Following their first foray into festivals, way up north at the Sage Gateshead, the kids from Fane – purveyors of all things spoken word – are bringing their jam-packed Words Weekend to The Lowry. Spanning three days from Friday 27 to Sunday 29 March, and serving up over 60 special events across the whole of The Quayside performance space complex, this is going to take some navigating. Allow us to offer a little assistance…
Featured in the star-spangled line-up (by the way, over 25% of the events are free and all are fully accessible) are household names such as explorer extraordinaire Sir Ranulph Fiennes and singer-songwriter Sir Bob Geldof. From the Salford-Manchester music firmament, we have Stuart Maconie and former Hacienda DJ Dave Haslam talking to folk from The Fall. In the bestselling authors corner, find Helen “Bridget Jones” Fielding and David “One Day” Nicholls, while the local literati is represented by (for starters) Jackie Hagan and Gerry Potter. There are laughs to be had with the likes of Adam Kay; there is crime writing from Joseph Knox and true stories from a forensic psychologist. The Apples and Snakes crew are hosting a poetry slam, there’s theatrical storytelling, kids get their own stuff courtesy children’s authors and illustrators, and bilingual chat gets a look-in too.
There are various “in conversation” sessions when authors talk about their writing processes (check out Okechukwu Nzelu talking about his acclaimed debut The Private Joys of Nnenna Maloney on Sunday, Studio 2, 6pm, free), a celebration of Broughton-born A Taste of Honey playwright Shelagh Delaney, and panel discussions too. Head out on a fact-finding mission at the How to Write For Radio or How to Write for Soaps Industry Insight sessions, or find out about women and fiction or learn more On Dystopia with The Water Cure author Sophie Mackintosh alongside Jane Rogers and Francine Toon (Saturday, Studio 3, 1.30pm, £10). There’s autobiography and memoir courtesy Nikesh Shukla (Sunday, Studio 3, 7pm, free) and Salford-born journalist Kate Spicer’s Lost Dog – A Love Story (Saturday, Studio 2, 8pm, £5).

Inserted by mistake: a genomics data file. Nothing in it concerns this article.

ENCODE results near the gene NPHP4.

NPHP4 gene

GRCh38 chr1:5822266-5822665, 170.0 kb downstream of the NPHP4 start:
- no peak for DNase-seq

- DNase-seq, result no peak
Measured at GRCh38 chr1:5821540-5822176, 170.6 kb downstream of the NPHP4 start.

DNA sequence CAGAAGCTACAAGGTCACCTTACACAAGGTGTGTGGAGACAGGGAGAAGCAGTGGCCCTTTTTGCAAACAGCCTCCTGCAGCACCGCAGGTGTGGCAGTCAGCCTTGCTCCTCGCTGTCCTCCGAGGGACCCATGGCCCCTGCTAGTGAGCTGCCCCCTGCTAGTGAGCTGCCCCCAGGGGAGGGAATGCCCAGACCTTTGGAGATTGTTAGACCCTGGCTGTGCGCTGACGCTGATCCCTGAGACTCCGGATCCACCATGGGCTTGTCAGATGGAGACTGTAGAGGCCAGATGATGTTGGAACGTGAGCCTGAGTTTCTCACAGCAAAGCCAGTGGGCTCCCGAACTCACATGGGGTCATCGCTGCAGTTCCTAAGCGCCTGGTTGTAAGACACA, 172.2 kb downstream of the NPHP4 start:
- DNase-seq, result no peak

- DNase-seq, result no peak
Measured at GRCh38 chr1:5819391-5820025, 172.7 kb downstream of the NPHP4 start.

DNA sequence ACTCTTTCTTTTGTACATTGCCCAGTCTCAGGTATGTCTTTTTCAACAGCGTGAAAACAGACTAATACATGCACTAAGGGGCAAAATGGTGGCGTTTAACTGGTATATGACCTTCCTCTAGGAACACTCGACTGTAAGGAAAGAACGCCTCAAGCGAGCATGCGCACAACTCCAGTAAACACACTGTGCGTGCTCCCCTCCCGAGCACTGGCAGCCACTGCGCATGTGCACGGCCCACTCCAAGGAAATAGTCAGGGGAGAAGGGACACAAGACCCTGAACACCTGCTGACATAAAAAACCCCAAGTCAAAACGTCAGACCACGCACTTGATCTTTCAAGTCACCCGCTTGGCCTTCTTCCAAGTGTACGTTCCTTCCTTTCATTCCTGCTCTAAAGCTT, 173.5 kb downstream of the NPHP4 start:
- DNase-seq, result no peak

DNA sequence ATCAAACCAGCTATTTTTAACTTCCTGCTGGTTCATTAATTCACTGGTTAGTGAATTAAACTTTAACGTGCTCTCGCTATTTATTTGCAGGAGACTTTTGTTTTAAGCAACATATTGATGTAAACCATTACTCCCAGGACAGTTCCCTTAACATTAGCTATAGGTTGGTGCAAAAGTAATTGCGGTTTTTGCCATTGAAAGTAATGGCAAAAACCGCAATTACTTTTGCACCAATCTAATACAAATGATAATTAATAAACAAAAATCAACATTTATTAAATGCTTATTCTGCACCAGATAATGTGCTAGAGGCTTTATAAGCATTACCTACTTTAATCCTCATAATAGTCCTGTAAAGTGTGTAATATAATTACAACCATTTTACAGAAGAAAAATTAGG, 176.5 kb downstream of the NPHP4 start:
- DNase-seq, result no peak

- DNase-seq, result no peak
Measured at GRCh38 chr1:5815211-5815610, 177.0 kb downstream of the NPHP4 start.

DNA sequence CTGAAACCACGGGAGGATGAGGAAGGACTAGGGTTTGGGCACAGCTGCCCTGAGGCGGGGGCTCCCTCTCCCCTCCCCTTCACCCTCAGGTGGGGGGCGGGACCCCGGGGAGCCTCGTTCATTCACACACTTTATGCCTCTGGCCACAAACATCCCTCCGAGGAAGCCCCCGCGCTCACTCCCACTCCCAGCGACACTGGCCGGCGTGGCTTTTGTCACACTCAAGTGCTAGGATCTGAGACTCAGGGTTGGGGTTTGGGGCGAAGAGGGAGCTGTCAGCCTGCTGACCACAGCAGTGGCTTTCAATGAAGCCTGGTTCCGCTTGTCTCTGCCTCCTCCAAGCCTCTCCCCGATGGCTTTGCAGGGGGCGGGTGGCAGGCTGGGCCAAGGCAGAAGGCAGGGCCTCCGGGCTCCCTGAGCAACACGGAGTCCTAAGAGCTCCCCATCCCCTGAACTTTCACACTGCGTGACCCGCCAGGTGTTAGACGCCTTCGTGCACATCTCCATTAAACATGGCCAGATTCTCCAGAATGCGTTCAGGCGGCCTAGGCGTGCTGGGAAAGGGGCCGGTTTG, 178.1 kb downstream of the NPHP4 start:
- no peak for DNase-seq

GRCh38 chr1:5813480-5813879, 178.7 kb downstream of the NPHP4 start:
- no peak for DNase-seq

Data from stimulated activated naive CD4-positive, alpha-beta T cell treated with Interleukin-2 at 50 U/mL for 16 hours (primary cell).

Bury-raised Emma Jane Unsworth uncovers the truth behind her third – and already best-selling – novel Adults, so if you didn’t catch her recent sold-out launch event at Waterstones, walk this way
Also on Saturday, Bury-raised Emma Jane Unsworth uncovers the truth behind her third – and already best-selling – novel Adults (Studio 3, 6.30pm, £7.50), so if you didn’t catch her recent sold-out launch event at Waterstones, walk this way. Following the recent critical success of the film adaptation of her second novel, Animals, Emma Jane is one to watch, and an engaging speaker to boot.
The bread around the Saturday sandwich includes award-winning Grief Is the Thing With Feathers and Lanny author Max Porter, who is joining forces with Sam Genders of folktronica band TUNNG to round off the Friday programme (The Quays theatre, 8pm, £15/£12.50). The pair will be presenting a live performance that combines Max’s atmospheric words and Sam’s specially commissioned musical responses – billed as a “one-off”, we reckon you won’t want to miss this.
On Sunday, our pick is Poems From the Edge of Extinction (Studio 3, 11am, free) with Chris McCabe, who’s been spotted performing at some of CT’s favourite avant poetry events, including Peter Barlow’s Cigarette, The Other Room and is a regular visitor to the Rainy City, the Enemies Project/European Camarade. At this event on the last day of the festival, Chris will be hosting three poets who write in the language of their region, reading their work in dialect and answering questions from the audience – so come prepared…